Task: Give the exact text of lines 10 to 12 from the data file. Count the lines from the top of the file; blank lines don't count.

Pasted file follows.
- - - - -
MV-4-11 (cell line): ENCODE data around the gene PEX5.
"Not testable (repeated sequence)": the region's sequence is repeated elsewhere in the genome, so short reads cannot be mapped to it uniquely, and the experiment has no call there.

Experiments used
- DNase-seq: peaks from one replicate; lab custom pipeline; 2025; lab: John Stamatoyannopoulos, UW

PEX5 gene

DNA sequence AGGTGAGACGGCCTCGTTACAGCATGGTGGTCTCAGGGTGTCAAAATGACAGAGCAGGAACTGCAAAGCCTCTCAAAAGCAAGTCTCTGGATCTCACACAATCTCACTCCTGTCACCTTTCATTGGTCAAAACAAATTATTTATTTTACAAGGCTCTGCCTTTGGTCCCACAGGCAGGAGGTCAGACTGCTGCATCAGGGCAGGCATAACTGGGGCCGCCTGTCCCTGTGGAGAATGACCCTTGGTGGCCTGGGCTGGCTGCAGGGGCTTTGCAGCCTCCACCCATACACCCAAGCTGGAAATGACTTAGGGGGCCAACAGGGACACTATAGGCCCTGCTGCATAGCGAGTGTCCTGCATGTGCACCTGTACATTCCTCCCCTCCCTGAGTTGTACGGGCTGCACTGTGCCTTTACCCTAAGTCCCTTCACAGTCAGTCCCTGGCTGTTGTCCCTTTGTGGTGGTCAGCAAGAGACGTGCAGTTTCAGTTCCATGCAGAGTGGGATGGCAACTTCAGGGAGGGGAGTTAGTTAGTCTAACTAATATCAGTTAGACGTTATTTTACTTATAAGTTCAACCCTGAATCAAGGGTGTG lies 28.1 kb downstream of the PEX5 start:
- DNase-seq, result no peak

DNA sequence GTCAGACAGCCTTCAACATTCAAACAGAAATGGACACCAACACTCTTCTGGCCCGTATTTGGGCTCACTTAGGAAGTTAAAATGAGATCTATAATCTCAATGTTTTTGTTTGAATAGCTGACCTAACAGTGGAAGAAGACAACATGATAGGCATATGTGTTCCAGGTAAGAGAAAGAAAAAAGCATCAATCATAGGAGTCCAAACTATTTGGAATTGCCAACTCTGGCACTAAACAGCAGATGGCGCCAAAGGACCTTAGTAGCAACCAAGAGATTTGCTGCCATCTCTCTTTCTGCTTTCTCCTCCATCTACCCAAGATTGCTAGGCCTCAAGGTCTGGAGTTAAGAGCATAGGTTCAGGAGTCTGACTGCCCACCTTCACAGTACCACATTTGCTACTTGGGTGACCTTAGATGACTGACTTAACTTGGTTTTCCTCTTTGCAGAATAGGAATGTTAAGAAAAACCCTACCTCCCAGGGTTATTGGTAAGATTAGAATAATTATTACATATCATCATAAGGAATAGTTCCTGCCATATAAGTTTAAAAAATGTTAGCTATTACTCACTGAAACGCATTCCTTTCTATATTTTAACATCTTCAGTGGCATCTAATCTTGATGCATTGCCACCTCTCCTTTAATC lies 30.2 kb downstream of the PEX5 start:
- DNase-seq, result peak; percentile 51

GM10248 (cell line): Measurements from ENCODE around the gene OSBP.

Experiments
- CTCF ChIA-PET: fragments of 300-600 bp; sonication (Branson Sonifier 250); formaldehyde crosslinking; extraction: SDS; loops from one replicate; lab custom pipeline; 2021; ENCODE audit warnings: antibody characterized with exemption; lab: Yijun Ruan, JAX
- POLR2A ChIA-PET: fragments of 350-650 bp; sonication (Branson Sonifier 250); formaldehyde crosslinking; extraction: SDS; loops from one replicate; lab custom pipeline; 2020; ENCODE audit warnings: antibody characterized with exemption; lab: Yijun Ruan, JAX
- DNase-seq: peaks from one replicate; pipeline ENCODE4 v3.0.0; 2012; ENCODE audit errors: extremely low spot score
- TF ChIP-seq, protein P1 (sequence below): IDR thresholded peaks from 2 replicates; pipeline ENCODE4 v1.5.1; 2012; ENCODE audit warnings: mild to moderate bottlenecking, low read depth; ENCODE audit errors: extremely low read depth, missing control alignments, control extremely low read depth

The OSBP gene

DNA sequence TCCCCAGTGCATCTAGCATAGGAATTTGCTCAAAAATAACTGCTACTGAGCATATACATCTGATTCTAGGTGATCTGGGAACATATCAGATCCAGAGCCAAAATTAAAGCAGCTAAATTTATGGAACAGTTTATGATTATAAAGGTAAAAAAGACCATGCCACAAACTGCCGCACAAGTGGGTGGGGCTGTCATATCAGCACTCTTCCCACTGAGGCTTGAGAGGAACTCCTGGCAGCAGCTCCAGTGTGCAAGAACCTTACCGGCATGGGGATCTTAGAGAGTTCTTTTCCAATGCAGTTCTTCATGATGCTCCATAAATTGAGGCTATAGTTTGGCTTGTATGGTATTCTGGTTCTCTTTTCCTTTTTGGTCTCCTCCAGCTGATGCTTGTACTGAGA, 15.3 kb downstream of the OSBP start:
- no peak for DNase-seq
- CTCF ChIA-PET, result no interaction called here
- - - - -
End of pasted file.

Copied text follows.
GM10248 (cell line): Measurements from ENCODE around the gene OSBP.

Experiments
- CTCF ChIA-PET: fragments of 300-600 bp; sonication (Branson Sonifier 250); formaldehyde crosslinking; extraction: SDS; loops from one replicate; lab custom pipeline; 2021; ENCODE audit warnings: antibody characterized with exemption; lab: Yijun Ruan, JAX